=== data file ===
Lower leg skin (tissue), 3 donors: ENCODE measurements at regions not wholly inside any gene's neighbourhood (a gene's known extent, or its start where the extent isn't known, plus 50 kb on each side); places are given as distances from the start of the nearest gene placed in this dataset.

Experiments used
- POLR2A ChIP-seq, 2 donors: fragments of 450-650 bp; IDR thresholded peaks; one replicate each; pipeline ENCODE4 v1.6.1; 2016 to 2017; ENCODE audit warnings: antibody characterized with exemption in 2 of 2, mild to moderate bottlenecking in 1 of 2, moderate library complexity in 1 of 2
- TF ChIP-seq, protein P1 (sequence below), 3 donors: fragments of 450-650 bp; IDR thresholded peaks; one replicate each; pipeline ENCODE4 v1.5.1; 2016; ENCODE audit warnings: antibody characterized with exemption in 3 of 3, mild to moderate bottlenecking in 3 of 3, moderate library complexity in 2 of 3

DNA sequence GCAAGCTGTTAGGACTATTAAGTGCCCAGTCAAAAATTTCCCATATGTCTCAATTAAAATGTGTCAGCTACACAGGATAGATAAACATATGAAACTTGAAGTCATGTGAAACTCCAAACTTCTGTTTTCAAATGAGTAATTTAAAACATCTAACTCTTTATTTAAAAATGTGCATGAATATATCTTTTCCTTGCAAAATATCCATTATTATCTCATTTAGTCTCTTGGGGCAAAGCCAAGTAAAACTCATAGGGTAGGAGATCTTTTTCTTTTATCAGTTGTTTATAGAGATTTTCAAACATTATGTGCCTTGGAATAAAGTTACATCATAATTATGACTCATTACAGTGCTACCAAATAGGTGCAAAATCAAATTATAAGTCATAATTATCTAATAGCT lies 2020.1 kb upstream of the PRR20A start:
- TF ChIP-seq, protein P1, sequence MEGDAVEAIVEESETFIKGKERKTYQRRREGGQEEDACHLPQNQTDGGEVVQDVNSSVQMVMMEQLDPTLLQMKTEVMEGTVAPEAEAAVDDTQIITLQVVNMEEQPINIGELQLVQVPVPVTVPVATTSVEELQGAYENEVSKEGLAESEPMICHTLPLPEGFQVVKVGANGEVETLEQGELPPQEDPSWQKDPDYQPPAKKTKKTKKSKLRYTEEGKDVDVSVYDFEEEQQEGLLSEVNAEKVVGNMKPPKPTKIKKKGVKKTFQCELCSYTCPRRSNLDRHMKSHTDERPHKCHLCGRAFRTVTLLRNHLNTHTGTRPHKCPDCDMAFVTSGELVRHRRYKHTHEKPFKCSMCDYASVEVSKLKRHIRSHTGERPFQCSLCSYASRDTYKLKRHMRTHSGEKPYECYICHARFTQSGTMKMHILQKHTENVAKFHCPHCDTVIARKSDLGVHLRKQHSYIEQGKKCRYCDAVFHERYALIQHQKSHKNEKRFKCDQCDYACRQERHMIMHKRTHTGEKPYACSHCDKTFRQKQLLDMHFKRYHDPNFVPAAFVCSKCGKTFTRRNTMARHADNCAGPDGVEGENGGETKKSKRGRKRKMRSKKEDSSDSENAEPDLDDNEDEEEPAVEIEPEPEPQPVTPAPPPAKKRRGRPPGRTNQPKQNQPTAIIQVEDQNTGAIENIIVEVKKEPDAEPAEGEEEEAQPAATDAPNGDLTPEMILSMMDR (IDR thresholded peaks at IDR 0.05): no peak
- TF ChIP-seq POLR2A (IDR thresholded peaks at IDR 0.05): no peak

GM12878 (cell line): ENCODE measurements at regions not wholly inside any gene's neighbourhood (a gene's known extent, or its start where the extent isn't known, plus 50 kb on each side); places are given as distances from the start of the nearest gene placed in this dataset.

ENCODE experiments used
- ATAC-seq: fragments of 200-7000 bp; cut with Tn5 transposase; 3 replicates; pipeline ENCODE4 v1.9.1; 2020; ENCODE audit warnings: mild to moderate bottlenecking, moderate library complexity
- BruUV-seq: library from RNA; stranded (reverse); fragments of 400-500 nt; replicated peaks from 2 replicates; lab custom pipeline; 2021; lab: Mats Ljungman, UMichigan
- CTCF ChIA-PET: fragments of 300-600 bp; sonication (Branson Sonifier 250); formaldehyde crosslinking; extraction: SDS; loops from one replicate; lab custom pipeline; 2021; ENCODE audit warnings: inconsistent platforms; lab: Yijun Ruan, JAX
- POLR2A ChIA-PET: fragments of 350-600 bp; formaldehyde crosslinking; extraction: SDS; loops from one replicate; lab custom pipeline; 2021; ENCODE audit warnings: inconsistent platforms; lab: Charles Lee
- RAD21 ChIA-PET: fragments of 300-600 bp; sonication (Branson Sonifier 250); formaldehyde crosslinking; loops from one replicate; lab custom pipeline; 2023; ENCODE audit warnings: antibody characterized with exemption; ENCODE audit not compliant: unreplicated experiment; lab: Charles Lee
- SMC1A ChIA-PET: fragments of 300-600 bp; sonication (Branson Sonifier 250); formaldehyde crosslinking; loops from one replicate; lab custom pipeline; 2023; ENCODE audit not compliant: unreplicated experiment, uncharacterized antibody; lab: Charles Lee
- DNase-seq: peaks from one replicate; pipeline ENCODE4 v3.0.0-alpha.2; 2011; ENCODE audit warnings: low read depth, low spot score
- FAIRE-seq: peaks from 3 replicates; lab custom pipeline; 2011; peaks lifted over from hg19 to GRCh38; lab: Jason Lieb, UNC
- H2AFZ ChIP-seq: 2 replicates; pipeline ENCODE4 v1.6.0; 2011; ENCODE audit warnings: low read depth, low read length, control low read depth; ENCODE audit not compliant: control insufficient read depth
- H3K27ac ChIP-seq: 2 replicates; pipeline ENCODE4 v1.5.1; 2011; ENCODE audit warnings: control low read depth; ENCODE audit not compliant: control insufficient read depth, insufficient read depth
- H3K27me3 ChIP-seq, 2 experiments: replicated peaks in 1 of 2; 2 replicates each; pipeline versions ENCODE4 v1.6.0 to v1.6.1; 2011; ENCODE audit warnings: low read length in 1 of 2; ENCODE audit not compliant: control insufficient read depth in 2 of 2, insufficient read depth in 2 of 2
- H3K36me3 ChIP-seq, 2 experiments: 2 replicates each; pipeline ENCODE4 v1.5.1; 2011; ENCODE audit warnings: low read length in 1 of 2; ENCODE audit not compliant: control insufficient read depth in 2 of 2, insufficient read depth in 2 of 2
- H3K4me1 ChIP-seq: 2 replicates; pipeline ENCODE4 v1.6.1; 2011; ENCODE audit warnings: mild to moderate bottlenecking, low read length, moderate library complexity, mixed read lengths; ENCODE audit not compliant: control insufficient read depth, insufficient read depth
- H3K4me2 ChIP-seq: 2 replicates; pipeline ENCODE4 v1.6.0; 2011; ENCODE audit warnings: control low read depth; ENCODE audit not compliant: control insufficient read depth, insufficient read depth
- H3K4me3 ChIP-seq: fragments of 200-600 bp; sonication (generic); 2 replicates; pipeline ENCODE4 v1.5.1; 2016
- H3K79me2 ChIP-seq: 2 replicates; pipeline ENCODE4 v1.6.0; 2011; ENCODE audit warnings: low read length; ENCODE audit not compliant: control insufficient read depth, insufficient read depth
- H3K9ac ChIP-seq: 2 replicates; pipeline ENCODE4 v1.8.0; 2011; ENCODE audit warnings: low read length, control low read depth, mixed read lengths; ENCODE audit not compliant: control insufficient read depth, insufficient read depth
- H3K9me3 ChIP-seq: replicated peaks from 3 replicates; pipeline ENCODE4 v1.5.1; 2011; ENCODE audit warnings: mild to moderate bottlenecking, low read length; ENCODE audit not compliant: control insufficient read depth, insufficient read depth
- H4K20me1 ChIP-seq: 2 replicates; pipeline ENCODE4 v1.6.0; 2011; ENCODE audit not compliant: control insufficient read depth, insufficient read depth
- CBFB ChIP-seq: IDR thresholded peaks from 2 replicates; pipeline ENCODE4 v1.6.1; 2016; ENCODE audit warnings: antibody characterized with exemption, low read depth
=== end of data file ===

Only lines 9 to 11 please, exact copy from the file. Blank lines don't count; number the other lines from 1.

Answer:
ENCODE experiments used
- ATAC-seq: fragments of 200-7000 bp; cut with Tn5 transposase; 3 replicates; pipeline ENCODE4 v1.9.1; 2020; ENCODE audit warnings: mild to moderate bottlenecking, moderate library complexity
- BruUV-seq: library from RNA; stranded (reverse); fragments of 400-500 nt; replicated peaks from 2 replicates; lab custom pipeline; 2021; lab: Mats Ljungman, UMichigan